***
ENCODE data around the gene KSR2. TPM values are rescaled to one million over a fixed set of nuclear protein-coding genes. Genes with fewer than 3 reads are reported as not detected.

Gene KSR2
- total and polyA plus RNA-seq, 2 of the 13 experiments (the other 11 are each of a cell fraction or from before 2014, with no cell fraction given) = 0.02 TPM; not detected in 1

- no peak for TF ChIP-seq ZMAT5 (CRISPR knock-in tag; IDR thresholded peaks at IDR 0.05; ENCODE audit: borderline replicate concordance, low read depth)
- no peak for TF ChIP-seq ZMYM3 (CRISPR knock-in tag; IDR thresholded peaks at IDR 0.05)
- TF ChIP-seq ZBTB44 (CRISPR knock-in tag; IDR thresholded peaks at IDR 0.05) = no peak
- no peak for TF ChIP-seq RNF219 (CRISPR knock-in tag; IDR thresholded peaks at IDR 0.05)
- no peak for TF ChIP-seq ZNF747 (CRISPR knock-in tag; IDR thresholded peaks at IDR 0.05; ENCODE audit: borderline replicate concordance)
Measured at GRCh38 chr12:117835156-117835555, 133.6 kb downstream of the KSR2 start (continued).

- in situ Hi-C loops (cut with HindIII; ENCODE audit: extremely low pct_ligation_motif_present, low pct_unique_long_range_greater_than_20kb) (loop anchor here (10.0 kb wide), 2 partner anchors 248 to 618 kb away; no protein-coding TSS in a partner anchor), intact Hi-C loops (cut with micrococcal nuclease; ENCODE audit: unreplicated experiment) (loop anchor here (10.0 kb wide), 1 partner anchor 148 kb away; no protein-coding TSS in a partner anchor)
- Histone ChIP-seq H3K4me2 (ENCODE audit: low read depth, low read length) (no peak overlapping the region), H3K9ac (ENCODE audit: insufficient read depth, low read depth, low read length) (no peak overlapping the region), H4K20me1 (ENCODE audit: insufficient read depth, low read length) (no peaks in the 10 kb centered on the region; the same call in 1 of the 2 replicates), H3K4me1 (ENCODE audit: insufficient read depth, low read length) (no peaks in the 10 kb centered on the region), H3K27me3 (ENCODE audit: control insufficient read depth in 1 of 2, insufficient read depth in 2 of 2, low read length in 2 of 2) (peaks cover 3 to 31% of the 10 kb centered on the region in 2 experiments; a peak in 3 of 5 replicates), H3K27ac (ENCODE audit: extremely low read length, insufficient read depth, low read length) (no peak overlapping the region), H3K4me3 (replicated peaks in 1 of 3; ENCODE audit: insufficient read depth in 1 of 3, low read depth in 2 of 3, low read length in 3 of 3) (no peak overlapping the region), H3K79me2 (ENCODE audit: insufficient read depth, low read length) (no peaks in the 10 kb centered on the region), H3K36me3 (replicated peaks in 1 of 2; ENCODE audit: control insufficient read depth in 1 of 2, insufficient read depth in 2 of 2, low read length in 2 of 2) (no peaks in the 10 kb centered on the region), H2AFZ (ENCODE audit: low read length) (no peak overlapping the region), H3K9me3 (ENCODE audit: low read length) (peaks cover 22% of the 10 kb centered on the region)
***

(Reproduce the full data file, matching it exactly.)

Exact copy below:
ENCODE data around the gene KSR2. TPM values are rescaled to one million over a fixed set of nuclear protein-coding genes. Genes with fewer than 3 reads are reported as not detected.

Gene KSR2
- total and polyA plus RNA-seq, 2 of the 13 experiments (the other 11 are each of a cell fraction or from before 2014, with no cell fraction given) = 0.02 TPM; not detected in 1

- no peak for TF ChIP-seq ZMAT5 (CRISPR knock-in tag; IDR thresholded peaks at IDR 0.05; ENCODE audit: borderline replicate concordance, low read depth)
- no peak for TF ChIP-seq ZMYM3 (CRISPR knock-in tag; IDR thresholded peaks at IDR 0.05)
- TF ChIP-seq ZBTB44 (CRISPR knock-in tag; IDR thresholded peaks at IDR 0.05) = no peak
- no peak for TF ChIP-seq RNF219 (CRISPR knock-in tag; IDR thresholded peaks at IDR 0.05)
- no peak for TF ChIP-seq ZNF747 (CRISPR knock-in tag; IDR thresholded peaks at IDR 0.05; ENCODE audit: borderline replicate concordance)
Measured at GRCh38 chr12:117835156-117835555, 133.6 kb downstream of the KSR2 start (continued).

- in situ Hi-C loops (cut with HindIII; ENCODE audit: extremely low pct_ligation_motif_present, low pct_unique_long_range_greater_than_20kb) (loop anchor here (10.0 kb wide), 2 partner anchors 248 to 618 kb away; no protein-coding TSS in a partner anchor), intact Hi-C loops (cut with micrococcal nuclease; ENCODE audit: unreplicated experiment) (loop anchor here (10.0 kb wide), 1 partner anchor 148 kb away; no protein-coding TSS in a partner anchor)
- Histone ChIP-seq H3K4me2 (ENCODE audit: low read depth, low read length) (no peak overlapping the region), H3K9ac (ENCODE audit: insufficient read depth, low read depth, low read length) (no peak overlapping the region), H4K20me1 (ENCODE audit: insufficient read depth, low read length) (no peaks in the 10 kb centered on the region; the same call in 1 of the 2 replicates), H3K4me1 (ENCODE audit: insufficient read depth, low read length) (no peaks in the 10 kb centered on the region), H3K27me3 (ENCODE audit: control insufficient read depth in 1 of 2, insufficient read depth in 2 of 2, low read length in 2 of 2) (peaks cover 3 to 31% of the 10 kb centered on the region in 2 experiments; a peak in 3 of 5 replicates), H3K27ac (ENCODE audit: extremely low read length, insufficient read depth, low read length) (no peak overlapping the region), H3K4me3 (replicated peaks in 1 of 3; ENCODE audit: insufficient read depth in 1 of 3, low read depth in 2 of 3, low read length in 3 of 3) (no peak overlapping the region), H3K79me2 (ENCODE audit: insufficient read depth, low read length) (no peaks in the 10 kb centered on the region), H3K36me3 (replicated peaks in 1 of 2; ENCODE audit: control insufficient read depth in 1 of 2, insufficient read depth in 2 of 2, low read length in 2 of 2) (no peaks in the 10 kb centered on the region), H2AFZ (ENCODE audit: low read length) (no peak overlapping the region), H3K9me3 (ENCODE audit: low read length) (peaks cover 22% of the 10 kb centered on the region)